Consider two linear function $f(x) = m_fx + b_f $ and $g(x) = m_gx +
There is a very important way to combine these functions that is
fundamental to understanding linear functions and a vast number of
First find $g(x)$, then find $f(g(x))$.
We can see this as a new function called the composition of $f$
with $g$ , denoted usually as $f \circ g$.
So $(f \circ g)(x) = f(g(x))$ and $f \circ g : x \rightarrow g(x)
In this section we will study how mapping diagrams visualize and
illuminate some fundamental features of linear functions by
understanding composition. Though a visualization of composition is
possible with graphs, the simplicity of the mapping diagram for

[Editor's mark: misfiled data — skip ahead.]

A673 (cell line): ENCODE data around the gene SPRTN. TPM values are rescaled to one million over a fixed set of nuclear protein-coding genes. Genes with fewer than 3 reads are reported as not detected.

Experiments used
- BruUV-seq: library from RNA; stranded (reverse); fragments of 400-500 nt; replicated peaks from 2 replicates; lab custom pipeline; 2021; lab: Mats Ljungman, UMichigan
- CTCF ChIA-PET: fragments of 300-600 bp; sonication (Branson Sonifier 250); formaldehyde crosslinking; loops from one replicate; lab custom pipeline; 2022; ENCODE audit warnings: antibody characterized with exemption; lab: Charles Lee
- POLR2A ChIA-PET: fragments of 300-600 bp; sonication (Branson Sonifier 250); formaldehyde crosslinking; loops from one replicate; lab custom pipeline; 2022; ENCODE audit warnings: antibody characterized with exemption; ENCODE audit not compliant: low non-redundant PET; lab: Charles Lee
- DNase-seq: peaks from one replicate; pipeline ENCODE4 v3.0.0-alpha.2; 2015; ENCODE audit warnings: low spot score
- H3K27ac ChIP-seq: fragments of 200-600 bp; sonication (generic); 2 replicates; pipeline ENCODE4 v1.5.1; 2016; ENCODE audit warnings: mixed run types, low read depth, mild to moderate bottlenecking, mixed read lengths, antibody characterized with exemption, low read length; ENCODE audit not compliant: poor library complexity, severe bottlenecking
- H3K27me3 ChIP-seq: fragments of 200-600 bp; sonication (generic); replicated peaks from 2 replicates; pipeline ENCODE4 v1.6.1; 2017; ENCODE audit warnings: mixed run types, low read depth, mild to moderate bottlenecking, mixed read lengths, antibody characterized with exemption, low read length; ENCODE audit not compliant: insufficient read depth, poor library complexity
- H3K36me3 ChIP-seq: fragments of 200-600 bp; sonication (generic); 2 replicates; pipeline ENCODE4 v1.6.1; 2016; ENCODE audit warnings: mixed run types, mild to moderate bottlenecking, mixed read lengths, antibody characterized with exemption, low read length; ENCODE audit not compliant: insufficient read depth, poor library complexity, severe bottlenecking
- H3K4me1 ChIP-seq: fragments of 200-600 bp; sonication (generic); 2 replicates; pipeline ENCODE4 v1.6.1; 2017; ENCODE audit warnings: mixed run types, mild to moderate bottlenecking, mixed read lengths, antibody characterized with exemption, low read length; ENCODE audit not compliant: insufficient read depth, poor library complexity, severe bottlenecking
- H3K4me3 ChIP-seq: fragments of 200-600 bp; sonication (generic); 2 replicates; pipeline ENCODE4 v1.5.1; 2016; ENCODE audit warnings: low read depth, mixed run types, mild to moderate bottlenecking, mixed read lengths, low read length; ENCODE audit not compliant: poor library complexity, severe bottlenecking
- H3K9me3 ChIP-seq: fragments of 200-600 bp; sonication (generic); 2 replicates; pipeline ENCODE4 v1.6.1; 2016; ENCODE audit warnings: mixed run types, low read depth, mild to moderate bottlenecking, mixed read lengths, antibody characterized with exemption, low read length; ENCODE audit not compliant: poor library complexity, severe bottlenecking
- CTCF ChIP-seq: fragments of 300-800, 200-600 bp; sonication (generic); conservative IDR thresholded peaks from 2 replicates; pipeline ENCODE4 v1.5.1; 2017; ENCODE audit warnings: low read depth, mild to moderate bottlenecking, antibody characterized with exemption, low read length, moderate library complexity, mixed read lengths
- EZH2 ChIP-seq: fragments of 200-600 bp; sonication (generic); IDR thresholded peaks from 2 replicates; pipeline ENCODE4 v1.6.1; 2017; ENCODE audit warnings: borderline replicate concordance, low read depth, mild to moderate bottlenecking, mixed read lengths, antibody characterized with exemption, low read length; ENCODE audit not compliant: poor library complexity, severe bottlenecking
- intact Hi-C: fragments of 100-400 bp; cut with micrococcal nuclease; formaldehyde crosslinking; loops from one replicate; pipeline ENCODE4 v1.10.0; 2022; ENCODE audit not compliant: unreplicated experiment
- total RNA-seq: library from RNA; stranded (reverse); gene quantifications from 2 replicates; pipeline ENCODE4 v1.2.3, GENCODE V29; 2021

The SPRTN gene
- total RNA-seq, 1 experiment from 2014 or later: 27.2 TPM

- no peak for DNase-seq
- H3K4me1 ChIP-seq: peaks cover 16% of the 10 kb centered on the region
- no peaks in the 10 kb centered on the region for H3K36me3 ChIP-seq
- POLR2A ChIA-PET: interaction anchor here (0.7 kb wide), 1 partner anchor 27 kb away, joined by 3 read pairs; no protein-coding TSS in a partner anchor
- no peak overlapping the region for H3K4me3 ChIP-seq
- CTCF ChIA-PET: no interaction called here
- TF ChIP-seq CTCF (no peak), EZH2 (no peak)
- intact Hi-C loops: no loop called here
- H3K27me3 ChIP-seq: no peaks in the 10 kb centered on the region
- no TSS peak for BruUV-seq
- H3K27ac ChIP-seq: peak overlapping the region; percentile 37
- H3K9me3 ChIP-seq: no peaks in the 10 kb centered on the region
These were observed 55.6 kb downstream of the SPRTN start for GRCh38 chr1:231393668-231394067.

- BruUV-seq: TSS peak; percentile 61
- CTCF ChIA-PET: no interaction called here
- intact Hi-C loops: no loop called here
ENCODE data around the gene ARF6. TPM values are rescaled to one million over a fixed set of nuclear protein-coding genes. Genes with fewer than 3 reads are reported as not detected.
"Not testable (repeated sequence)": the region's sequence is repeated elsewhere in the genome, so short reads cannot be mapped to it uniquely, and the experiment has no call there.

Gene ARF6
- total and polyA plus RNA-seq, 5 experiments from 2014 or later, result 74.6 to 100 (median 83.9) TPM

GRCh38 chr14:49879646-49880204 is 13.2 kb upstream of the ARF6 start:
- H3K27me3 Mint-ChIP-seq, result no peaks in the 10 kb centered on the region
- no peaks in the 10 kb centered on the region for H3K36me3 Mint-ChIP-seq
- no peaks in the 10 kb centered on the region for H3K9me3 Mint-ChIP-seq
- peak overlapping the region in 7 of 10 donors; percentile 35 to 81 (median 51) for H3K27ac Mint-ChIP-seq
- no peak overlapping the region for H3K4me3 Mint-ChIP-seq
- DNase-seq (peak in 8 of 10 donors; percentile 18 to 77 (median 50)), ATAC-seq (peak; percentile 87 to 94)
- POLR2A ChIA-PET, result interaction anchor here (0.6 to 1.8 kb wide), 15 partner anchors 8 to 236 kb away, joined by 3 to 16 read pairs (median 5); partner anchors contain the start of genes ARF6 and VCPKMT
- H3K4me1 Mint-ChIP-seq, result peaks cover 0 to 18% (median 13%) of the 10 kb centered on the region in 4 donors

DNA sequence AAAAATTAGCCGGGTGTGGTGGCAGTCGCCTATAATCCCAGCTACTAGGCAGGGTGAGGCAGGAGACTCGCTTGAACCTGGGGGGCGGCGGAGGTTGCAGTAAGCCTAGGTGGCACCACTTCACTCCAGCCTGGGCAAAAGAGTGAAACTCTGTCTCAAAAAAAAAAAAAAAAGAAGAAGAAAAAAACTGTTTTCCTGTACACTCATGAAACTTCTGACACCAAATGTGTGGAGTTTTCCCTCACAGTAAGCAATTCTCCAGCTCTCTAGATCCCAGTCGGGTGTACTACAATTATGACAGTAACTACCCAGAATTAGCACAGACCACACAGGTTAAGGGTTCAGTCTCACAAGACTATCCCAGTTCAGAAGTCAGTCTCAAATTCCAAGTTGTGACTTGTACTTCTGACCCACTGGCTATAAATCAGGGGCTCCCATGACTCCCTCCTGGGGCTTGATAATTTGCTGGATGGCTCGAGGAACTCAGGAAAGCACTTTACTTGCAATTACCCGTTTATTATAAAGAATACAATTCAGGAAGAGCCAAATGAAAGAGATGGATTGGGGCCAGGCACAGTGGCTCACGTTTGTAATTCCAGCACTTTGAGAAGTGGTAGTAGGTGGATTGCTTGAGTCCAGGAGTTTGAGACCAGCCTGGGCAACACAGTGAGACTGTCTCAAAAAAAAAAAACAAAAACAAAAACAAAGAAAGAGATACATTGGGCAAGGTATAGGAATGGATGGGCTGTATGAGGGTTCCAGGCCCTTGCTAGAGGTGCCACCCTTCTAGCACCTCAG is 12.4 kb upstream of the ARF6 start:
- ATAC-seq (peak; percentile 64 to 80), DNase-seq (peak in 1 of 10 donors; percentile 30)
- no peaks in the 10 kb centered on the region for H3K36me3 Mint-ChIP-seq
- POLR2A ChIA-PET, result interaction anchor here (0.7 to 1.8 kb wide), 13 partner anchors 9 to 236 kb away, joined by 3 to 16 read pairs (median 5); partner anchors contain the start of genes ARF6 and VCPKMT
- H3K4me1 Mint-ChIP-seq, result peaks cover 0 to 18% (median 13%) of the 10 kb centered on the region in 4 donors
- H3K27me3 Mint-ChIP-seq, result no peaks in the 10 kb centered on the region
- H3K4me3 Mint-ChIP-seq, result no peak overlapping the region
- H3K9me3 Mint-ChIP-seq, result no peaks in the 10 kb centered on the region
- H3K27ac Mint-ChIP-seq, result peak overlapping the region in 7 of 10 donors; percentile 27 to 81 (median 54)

composition makes it the choice for visualization as a learning
tool. But first we will formally define the key concept of function
Two linear examples.
In these two examples we use GeoGebra to visualize composition for
Compositions are a key to understanding linear functions. the key
result is not hard to understand, but is very useful.
This result says linear functions are built by composing two
core linear functions: constant addition and
Here is an example that visualizes the theorem.
You can use this next dynamic example
with GeoGebra to investigate further the effects of composition in a
mapping diagram of $f$ composed with a mapping diagram of $g$.
LF.DCOMP.0 Dynamic Visualization of Composition for
Linear Functions: Graphs, and Mapping Diagrams